Don E. McIlvenna was on the faculty of the Oregon State University History Department from 1965 until his retirement in 1995; his speciality was American diplomatic history. McIlvenna earned his bachelor's degree from Sacramento State College (1952), his M.A. from the University of California at Berkeley, and his Ph.D. from Stanford University in 1966. He died in 2007.
The Don E. McIlvenna Papers consist of materials generated and assembled by McIlvenna in his work as an Oregon State University faculty member. The bulk of the materials document the research and writing, with his History Department colleague Darold Wax, of a report on faculty salaries in the Oregon State University College of Liberal Arts, An Essay on the Collegial Relationship: Salary Symbols and Services in the College of Liberal Arts; the campus debate sparked by its release; and subsequent changes at OSU. In addition to statistical data and various drafts of the report, the Papers include correspondence, grant proposals, newspaper clippings, notes, publications and reports, and McIlvenna's testimony before the State Board of Higher Education in 1976 The materials document a review of the College of Liberal Arts' instructional program by the Oregon State Board of Higher Education and the Board's 1976 reversal of the 1932 ban on graduate programs in social sciences and humanities at OSU.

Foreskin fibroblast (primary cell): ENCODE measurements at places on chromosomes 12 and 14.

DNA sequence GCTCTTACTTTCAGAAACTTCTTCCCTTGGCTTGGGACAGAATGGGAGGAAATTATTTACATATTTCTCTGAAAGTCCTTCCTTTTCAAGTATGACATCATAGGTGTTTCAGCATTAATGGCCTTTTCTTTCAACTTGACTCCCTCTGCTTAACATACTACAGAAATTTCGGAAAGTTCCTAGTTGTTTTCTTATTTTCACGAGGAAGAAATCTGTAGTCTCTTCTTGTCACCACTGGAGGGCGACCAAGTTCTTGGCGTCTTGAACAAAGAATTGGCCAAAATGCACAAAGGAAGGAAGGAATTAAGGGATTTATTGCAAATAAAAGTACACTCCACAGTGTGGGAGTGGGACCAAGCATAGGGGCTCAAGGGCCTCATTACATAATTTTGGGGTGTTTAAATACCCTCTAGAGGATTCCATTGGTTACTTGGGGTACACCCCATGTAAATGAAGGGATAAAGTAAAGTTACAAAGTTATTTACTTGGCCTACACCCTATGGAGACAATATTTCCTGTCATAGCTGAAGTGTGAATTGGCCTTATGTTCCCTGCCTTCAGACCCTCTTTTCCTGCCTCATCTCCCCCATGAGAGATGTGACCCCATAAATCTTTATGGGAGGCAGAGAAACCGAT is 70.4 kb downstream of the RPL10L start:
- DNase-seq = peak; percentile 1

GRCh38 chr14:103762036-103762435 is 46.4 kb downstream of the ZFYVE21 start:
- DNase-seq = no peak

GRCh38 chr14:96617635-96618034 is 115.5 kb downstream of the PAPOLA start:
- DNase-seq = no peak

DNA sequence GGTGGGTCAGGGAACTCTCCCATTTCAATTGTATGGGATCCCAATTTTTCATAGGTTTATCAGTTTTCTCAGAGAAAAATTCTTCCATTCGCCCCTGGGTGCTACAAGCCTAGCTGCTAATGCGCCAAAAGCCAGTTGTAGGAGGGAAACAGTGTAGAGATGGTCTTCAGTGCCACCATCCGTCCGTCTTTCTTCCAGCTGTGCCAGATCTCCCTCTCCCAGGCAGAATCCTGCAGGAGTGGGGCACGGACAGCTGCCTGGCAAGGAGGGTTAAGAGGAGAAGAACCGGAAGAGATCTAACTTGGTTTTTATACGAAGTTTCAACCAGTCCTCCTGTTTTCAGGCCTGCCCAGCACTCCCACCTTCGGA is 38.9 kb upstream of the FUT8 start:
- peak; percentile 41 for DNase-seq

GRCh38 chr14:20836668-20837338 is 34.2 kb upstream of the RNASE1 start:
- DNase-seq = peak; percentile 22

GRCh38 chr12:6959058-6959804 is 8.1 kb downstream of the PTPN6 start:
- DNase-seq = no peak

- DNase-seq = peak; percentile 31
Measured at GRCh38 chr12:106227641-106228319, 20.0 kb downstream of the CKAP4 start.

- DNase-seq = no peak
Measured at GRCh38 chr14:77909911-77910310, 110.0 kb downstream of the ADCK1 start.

The collection also includes clippings pertaining to the establishment of a interdisciplinary graduate program in Northwest Studies; student evalutions of McIlvenna's teaching; and a conference paper.
Restrictions on Access :
Collection is open for research.Preferred Citation :
Don E. McIlvenna Papers, Oregon State University Archives, Corvallis, Oregon.
Processing Note :
This collection is not fully processed; this guide is preliminary.Acquisition Information :
Materials were transferred from the History Department in 2007.Related Materials :
The College of Liberal Arts Records (RG 143) include materials from the Dean's Office, primarily for the 1960s through early 1970s, as well as the records of individual departments in the college, including the History Department. The Archives' holdings also include the papers of several history faculty members, including John B. Horner, David B. King, and William G. Robbins.